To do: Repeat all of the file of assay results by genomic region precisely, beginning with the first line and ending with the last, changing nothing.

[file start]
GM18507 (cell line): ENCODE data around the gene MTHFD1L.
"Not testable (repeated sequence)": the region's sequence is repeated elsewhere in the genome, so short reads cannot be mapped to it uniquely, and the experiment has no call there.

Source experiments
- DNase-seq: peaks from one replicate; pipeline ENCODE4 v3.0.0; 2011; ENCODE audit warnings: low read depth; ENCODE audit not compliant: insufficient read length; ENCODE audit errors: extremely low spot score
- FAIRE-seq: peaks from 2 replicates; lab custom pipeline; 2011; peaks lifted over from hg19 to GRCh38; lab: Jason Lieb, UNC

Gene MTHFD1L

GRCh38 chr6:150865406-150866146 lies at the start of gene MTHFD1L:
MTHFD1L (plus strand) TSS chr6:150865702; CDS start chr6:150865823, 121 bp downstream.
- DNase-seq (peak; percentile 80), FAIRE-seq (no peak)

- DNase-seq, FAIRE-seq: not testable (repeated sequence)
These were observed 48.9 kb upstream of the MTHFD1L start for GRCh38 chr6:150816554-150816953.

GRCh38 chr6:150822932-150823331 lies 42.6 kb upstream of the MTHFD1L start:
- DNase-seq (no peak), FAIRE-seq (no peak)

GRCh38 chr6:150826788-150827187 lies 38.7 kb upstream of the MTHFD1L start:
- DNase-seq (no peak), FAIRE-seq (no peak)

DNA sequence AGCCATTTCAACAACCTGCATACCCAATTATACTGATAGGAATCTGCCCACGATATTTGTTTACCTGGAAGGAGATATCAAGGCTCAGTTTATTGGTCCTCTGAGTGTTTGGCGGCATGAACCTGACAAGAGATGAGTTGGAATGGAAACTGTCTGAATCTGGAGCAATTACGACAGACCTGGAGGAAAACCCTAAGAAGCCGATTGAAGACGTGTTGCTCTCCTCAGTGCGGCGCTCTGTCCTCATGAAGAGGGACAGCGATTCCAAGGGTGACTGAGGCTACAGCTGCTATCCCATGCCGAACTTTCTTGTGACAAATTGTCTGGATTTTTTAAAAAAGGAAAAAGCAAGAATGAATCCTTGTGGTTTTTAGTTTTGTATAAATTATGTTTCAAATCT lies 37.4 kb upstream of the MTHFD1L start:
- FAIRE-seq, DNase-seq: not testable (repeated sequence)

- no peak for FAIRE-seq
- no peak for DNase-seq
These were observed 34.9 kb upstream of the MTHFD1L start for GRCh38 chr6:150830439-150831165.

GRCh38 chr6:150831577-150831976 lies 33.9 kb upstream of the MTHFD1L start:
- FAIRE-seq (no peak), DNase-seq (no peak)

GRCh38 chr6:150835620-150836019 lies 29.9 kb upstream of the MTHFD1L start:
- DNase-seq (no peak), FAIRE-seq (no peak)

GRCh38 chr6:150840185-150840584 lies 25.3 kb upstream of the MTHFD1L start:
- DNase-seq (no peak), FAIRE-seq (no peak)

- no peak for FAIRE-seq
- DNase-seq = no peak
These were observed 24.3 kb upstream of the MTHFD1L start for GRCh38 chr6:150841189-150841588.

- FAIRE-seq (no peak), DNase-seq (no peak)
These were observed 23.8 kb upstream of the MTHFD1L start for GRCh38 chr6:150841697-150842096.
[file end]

GM18507 (cell line): ENCODE data around the gene MTHFD1L.
"Not testable (repeated sequence)": the region's sequence is repeated elsewhere in the genome, so short reads cannot be mapped to it uniquely, and the experiment has no call there.

Source experiments
- DNase-seq: peaks from one replicate; pipeline ENCODE4 v3.0.0; 2011; ENCODE audit warnings: low read depth; ENCODE audit not compliant: insufficient read length; ENCODE audit errors: extremely low spot score
- FAIRE-seq: peaks from 2 replicates; lab custom pipeline; 2011; peaks lifted over from hg19 to GRCh38; lab: Jason Lieb, UNC

Gene MTHFD1L

GRCh38 chr6:150865406-150866146 lies at the start of gene MTHFD1L:
MTHFD1L (plus strand) TSS chr6:150865702; CDS start chr6:150865823, 121 bp downstream.
- DNase-seq (peak; percentile 80), FAIRE-seq (no peak)

- DNase-seq, FAIRE-seq: not testable (repeated sequence)
These were observed 48.9 kb upstream of the MTHFD1L start for GRCh38 chr6:150816554-150816953.

GRCh38 chr6:150822932-150823331 lies 42.6 kb upstream of the MTHFD1L start:
- DNase-seq (no peak), FAIRE-seq (no peak)

GRCh38 chr6:150826788-150827187 lies 38.7 kb upstream of the MTHFD1L start:
- DNase-seq (no peak), FAIRE-seq (no peak)

DNA sequence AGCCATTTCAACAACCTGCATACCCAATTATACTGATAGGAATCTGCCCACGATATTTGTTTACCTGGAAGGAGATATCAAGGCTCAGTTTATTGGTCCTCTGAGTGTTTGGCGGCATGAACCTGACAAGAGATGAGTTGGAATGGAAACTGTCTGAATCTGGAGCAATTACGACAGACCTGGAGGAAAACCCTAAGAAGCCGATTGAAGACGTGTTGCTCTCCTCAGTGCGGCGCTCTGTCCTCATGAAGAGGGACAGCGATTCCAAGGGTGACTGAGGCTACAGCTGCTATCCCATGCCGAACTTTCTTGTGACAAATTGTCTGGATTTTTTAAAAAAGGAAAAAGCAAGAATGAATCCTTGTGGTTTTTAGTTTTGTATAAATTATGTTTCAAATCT lies 37.4 kb upstream of the MTHFD1L start:
- FAIRE-seq, DNase-seq: not testable (repeated sequence)

- no peak for FAIRE-seq
- no peak for DNase-seq
These were observed 34.9 kb upstream of the MTHFD1L start for GRCh38 chr6:150830439-150831165.

GRCh38 chr6:150831577-150831976 lies 33.9 kb upstream of the MTHFD1L start:
- FAIRE-seq (no peak), DNase-seq (no peak)

GRCh38 chr6:150835620-150836019 lies 29.9 kb upstream of the MTHFD1L start:
- DNase-seq (no peak), FAIRE-seq (no peak)

GRCh38 chr6:150840185-150840584 lies 25.3 kb upstream of the MTHFD1L start:
- DNase-seq (no peak), FAIRE-seq (no peak)

- no peak for FAIRE-seq
- DNase-seq = no peak
These were observed 24.3 kb upstream of the MTHFD1L start for GRCh38 chr6:150841189-150841588.

- FAIRE-seq (no peak), DNase-seq (no peak)
These were observed 23.8 kb upstream of the MTHFD1L start for GRCh38 chr6:150841697-150842096.